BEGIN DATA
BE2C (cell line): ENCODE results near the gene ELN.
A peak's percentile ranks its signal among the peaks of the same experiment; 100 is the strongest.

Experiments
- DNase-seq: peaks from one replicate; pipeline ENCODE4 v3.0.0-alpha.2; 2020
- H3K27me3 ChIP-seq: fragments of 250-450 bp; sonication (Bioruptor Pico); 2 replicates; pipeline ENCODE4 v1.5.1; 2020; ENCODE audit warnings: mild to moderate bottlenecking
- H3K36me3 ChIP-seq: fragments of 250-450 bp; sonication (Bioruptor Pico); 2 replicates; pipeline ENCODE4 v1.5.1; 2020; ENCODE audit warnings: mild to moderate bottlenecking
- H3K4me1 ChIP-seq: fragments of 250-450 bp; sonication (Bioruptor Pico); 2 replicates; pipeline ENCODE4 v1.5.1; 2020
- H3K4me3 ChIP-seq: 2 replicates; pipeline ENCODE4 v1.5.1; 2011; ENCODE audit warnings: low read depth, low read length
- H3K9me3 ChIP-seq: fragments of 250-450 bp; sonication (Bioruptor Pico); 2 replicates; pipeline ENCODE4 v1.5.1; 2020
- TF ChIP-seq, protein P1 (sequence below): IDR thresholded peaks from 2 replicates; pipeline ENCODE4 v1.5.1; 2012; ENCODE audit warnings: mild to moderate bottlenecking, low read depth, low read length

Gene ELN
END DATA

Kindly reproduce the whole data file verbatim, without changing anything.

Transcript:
BE2C (cell line): ENCODE results near the gene ELN.
A peak's percentile ranks its signal among the peaks of the same experiment; 100 is the strongest.

Experiments
- DNase-seq: peaks from one replicate; pipeline ENCODE4 v3.0.0-alpha.2; 2020
- H3K27me3 ChIP-seq: fragments of 250-450 bp; sonication (Bioruptor Pico); 2 replicates; pipeline ENCODE4 v1.5.1; 2020; ENCODE audit warnings: mild to moderate bottlenecking
- H3K36me3 ChIP-seq: fragments of 250-450 bp; sonication (Bioruptor Pico); 2 replicates; pipeline ENCODE4 v1.5.1; 2020; ENCODE audit warnings: mild to moderate bottlenecking
- H3K4me1 ChIP-seq: fragments of 250-450 bp; sonication (Bioruptor Pico); 2 replicates; pipeline ENCODE4 v1.5.1; 2020
- H3K4me3 ChIP-seq: 2 replicates; pipeline ENCODE4 v1.5.1; 2011; ENCODE audit warnings: low read depth, low read length
- H3K9me3 ChIP-seq: fragments of 250-450 bp; sonication (Bioruptor Pico); 2 replicates; pipeline ENCODE4 v1.5.1; 2020
- TF ChIP-seq, protein P1 (sequence below): IDR thresholded peaks from 2 replicates; pipeline ENCODE4 v1.5.1; 2012; ENCODE audit warnings: mild to moderate bottlenecking, low read depth, low read length

Gene ELN